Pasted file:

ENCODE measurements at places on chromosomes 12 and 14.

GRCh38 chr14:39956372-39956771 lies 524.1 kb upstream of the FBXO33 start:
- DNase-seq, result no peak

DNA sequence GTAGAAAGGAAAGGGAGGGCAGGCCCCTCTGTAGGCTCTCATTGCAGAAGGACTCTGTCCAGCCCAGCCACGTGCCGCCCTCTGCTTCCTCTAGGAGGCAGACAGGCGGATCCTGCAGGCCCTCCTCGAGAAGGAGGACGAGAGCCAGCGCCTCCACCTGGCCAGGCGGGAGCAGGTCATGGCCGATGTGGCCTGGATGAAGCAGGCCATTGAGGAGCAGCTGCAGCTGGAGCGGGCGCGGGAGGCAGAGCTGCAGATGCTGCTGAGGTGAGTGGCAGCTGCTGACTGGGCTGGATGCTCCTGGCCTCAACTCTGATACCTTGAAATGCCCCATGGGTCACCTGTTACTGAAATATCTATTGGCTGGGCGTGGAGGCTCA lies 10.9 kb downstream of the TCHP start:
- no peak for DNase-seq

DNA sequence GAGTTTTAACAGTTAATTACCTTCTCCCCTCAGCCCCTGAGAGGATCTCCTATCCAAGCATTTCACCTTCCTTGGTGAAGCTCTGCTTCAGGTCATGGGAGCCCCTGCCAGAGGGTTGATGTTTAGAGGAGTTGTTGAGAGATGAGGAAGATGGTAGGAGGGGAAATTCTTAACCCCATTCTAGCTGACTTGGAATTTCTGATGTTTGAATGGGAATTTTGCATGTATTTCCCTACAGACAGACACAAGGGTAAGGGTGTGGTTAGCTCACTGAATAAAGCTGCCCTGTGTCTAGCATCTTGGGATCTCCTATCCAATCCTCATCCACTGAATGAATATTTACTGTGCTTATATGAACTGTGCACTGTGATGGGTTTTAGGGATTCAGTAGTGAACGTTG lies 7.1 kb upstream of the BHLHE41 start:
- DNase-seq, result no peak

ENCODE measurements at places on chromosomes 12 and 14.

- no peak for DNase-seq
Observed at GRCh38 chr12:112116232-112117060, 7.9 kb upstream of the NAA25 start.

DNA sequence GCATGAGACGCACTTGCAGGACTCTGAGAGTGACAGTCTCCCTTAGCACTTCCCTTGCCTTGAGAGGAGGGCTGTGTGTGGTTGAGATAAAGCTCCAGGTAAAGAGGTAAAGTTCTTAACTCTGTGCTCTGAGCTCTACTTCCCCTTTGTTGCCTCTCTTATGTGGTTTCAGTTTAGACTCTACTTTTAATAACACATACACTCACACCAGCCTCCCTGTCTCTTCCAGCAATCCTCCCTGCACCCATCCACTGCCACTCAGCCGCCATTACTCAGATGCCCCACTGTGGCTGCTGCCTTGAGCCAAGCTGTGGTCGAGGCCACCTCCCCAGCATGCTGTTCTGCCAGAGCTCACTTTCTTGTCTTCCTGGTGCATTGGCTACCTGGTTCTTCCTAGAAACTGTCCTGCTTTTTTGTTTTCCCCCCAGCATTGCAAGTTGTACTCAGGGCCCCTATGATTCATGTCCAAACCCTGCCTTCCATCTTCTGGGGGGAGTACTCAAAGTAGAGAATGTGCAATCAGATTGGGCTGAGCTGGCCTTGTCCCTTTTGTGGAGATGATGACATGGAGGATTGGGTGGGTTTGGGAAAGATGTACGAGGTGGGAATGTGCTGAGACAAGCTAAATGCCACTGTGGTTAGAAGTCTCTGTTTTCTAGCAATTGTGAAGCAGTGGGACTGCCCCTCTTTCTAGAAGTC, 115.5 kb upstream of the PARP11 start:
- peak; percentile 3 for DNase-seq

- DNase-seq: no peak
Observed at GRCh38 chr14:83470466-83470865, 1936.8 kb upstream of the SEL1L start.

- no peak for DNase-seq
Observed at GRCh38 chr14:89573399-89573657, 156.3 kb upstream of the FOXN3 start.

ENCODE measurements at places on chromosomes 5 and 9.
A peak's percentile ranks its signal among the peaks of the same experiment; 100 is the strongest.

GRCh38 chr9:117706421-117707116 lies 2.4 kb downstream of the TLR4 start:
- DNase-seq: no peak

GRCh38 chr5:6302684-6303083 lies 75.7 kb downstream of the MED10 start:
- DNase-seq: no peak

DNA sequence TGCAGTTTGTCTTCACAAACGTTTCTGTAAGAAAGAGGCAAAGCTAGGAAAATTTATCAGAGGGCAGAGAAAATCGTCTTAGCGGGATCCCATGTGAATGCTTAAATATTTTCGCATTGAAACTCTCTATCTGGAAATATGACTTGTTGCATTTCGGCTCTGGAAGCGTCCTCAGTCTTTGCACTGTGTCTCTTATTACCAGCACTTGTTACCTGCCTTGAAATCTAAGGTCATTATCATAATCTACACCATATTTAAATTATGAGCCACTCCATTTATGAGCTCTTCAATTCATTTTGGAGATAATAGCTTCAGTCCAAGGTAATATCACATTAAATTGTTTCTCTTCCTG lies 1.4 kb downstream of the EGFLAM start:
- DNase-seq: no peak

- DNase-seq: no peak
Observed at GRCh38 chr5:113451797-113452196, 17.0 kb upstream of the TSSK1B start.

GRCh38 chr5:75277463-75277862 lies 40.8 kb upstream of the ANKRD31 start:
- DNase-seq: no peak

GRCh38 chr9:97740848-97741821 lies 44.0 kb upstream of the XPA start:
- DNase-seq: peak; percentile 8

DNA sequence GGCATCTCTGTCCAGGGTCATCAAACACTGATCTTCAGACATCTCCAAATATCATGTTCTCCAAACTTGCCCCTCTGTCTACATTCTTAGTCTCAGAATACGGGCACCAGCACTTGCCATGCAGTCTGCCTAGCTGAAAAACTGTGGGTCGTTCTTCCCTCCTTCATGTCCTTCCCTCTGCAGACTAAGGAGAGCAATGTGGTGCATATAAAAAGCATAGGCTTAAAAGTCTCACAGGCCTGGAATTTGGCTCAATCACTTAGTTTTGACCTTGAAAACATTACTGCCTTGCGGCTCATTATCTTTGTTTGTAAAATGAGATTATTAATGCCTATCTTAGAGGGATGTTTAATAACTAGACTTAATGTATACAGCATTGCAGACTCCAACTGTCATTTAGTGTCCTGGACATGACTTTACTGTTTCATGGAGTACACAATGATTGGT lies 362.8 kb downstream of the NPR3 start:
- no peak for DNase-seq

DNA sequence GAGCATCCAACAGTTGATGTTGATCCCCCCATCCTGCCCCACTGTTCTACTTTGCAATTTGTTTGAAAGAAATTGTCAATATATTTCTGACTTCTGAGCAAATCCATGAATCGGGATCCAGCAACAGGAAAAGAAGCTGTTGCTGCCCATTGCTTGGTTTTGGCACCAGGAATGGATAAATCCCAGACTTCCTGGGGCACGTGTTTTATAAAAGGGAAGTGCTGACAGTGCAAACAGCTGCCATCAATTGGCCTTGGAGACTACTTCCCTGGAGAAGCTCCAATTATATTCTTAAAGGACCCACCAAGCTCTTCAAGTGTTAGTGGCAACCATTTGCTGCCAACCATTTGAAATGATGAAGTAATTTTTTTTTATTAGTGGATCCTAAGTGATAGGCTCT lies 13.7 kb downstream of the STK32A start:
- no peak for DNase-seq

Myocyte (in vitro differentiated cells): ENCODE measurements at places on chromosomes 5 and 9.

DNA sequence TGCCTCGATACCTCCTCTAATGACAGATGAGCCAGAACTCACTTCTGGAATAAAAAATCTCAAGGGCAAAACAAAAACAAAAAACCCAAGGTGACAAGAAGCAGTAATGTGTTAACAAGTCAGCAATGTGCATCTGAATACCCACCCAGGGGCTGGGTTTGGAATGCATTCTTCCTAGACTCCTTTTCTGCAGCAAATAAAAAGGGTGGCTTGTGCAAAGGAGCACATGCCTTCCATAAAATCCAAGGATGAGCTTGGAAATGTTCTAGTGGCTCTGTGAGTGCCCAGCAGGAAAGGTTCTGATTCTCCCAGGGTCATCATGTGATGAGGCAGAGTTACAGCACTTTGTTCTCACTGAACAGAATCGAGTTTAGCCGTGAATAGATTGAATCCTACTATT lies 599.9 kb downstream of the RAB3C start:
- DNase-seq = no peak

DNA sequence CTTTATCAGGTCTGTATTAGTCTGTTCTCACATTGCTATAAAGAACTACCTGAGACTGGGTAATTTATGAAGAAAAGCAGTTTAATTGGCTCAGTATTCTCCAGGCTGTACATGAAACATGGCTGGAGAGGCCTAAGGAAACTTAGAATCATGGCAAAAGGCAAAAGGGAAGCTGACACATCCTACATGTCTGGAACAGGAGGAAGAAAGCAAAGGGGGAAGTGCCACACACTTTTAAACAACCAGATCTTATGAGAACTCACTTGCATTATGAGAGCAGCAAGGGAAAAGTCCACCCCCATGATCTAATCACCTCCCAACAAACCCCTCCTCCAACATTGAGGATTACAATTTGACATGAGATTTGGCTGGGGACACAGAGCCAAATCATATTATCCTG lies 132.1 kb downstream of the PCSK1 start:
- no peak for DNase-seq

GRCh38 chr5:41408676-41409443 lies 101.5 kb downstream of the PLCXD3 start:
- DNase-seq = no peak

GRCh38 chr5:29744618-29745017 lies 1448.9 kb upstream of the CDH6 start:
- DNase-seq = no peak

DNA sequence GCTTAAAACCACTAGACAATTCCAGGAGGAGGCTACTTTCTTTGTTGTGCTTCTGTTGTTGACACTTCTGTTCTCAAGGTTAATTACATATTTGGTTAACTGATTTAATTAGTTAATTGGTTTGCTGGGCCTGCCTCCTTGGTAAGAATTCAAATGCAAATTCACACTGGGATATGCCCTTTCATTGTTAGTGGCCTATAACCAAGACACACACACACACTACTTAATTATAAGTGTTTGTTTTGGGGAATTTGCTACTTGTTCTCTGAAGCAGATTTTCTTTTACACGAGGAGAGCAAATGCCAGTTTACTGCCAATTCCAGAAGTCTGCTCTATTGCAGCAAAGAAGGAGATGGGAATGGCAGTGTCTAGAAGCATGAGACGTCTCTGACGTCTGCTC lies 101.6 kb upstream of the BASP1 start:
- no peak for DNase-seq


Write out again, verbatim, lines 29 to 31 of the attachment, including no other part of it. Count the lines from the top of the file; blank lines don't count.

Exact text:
GRCh38 chr9:97740848-97741821 lies 44.0 kb upstream of the XPA start:
- DNase-seq: peak; percentile 8

DNA sequence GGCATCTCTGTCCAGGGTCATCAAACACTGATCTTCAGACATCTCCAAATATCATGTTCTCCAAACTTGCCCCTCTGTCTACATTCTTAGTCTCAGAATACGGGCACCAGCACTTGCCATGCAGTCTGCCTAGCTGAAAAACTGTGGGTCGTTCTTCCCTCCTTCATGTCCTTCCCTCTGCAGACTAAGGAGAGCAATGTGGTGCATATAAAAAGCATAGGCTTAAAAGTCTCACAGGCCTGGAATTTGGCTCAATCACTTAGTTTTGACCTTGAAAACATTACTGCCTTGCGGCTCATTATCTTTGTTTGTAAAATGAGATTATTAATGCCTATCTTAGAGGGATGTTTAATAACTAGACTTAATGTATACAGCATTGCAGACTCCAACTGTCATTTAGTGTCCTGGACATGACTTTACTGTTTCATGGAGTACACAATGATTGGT lies 362.8 kb downstream of the NPR3 start: